There is general consensus among coaches, exercise physiologists and nutritionists that for training sessions and races beyond two hours, athletes should supplement with something in order to maintain their performance output. When an athlete’s glycogen stores drop too low, they experience significant fatigue and a sharp decrease in performance. In its most extreme form, athletes hit the wall or bonk.

Fuel

That’s where energy drinks and bars come in—to provide a ready-made energy supply that helps athletes continue to train and race at their best.

But, eat too much or at the wrong times and you can experience all types of complications in the form of gastrointestinal (GI) problems, stomach aches and nausea, which can slow you down. Alternatively, if you don’t consume enough fuel, you can experience early fatigue and a decrease in performance. Finding the right balance is imperative.

Hydration

In addition to fueling, athletes need to hydrate to perform well. Let’s highlight two of the ways dehydration negatively affects the body.

First, as blood plasma depletes due to dehydration, the heart’s stroke volume—the volume of blood pumped per heartbeat—diminishes. Due to this reduced cardiac output the heart has to pump faster just to deliver the same number of oxygenated blood cells to working muscles. This phenomenon is known as cardiac drift and reflects the additional stress heat places on the body. If you’ve ever experienced an elevated heart rate that stays way above your effort level, you’ve probably experienced this phenomenon.

Second, dehydration compromises the body’s thermoregulatory response and its ability to stay in homeostasis. As part of the body’s cooling mechanism, it pulls heat away from the body through sweat evaporation. The body also cools through the principals of convection (dispersal of heat through blood circulation) and conduction (body heat radiating away). The blood vessels expand to allow additional blood to circulate into the superficial capillaries in the skin to pull heat away from the body.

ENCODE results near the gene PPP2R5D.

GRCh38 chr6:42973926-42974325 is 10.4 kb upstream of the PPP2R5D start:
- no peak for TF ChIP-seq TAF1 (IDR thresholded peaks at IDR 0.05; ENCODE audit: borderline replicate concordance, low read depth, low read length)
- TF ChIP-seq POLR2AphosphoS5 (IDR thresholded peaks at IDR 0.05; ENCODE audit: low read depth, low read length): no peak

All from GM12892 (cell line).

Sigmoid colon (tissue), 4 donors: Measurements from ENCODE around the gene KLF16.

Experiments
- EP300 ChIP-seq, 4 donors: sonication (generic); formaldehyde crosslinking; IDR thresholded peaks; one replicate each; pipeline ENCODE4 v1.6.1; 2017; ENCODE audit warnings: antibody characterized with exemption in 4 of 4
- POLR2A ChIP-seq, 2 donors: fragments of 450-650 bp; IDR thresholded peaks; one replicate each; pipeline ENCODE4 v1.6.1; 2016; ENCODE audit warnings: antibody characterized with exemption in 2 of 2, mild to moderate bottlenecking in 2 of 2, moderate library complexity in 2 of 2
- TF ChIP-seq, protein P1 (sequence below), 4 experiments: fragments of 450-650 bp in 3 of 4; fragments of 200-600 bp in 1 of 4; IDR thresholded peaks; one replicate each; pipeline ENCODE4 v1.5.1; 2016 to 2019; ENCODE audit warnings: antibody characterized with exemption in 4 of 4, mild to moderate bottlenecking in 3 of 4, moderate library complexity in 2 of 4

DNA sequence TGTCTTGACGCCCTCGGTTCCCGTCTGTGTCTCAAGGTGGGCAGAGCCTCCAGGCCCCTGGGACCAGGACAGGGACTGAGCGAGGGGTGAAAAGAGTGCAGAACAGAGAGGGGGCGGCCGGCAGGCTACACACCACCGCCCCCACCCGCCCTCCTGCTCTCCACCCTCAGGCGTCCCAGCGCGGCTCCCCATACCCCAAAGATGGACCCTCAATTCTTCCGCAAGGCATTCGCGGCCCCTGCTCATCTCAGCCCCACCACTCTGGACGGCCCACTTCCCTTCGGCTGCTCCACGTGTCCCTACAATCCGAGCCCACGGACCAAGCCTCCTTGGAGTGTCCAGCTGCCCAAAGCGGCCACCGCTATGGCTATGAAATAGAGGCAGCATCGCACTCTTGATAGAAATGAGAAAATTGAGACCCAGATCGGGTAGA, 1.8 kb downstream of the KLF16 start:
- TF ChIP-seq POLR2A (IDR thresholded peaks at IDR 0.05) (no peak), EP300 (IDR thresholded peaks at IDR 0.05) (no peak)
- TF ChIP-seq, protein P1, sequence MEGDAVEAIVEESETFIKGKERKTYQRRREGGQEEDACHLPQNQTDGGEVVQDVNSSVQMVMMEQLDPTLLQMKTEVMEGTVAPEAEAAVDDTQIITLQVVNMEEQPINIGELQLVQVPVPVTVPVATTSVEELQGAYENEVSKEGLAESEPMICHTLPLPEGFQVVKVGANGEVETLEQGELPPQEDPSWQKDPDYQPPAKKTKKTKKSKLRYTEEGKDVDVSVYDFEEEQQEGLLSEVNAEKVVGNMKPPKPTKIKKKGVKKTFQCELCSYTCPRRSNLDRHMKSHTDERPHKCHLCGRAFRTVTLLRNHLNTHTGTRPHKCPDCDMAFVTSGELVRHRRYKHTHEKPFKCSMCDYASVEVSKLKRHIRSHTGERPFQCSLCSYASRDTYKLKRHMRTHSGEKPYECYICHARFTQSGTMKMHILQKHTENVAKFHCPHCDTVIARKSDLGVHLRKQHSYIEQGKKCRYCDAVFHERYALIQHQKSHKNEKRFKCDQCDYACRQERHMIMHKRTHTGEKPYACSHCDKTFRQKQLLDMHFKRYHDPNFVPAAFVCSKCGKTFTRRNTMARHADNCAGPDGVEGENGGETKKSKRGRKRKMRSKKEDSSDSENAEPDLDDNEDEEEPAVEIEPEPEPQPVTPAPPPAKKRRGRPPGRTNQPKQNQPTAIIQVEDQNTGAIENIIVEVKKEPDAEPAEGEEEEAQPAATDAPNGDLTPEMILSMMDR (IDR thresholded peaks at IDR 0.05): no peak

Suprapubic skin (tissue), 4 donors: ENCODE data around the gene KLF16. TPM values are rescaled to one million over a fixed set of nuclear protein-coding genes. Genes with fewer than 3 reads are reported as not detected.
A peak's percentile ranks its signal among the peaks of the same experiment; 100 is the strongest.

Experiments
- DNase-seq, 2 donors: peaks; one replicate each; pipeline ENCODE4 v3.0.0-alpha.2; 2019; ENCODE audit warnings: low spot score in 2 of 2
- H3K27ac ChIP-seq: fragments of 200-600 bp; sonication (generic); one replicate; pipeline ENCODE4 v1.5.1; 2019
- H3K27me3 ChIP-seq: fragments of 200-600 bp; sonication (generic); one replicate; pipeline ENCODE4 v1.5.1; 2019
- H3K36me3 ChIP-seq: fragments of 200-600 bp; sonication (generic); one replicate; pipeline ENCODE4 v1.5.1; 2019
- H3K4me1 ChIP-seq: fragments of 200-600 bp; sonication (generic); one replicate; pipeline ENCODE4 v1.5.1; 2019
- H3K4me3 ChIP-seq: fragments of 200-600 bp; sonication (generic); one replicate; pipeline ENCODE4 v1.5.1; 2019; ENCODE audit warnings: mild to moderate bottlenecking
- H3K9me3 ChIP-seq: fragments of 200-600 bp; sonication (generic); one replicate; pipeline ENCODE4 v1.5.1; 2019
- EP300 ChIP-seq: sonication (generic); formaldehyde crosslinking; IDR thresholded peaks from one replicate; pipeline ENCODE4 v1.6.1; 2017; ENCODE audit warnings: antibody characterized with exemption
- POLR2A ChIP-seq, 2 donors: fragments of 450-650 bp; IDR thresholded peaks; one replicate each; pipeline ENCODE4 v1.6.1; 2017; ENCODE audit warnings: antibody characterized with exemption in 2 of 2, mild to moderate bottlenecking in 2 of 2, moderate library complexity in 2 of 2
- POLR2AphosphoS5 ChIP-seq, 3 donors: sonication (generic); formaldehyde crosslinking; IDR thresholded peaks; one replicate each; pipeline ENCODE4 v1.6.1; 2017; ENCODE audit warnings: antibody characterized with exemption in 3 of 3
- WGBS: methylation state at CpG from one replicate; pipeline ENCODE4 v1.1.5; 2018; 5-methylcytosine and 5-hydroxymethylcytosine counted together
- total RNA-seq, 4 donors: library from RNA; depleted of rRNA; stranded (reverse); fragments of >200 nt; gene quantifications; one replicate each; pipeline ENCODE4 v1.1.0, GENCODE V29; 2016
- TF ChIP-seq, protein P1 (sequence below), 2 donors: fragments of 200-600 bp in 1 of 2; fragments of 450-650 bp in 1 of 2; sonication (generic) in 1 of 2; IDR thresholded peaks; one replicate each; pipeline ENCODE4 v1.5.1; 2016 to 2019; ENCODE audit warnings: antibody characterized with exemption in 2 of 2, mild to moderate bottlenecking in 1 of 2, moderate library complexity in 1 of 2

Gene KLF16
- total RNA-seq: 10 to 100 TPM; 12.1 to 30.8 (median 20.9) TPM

Without taking in additional fluids, your body can only perform for so long without purposely slowing down to protect the vital organs from overheating. You can usually tolerate up to a 2 to 3 percent loss in body water and still perform, but beyond that you may start to develop minor symptoms such as headaches, dizziness, nausea, disorientation and sluggishness.

Ultimately, athletes need to manage the twin perils of glycogen depletion and dehydration in order to perform at peak levels in events lasting longer than 2 to 3 hours, and especially in hot and humid conditions. For hot Ironman events such as Kona, it’s imperative to nail down a solid nutrition and hydration strategy.

Let’s compare two different fueling strategies to see what’s best for you.

Drinking: The High-Calorie Bottle

This fueling method tackles both fueling and hydration needs at the same time. These super-calorie bottles contain mostly carbohydrate (some with additional fat and protein) and are specifically targeted for the 2- to 3-plus hour events with greater fueling requirements.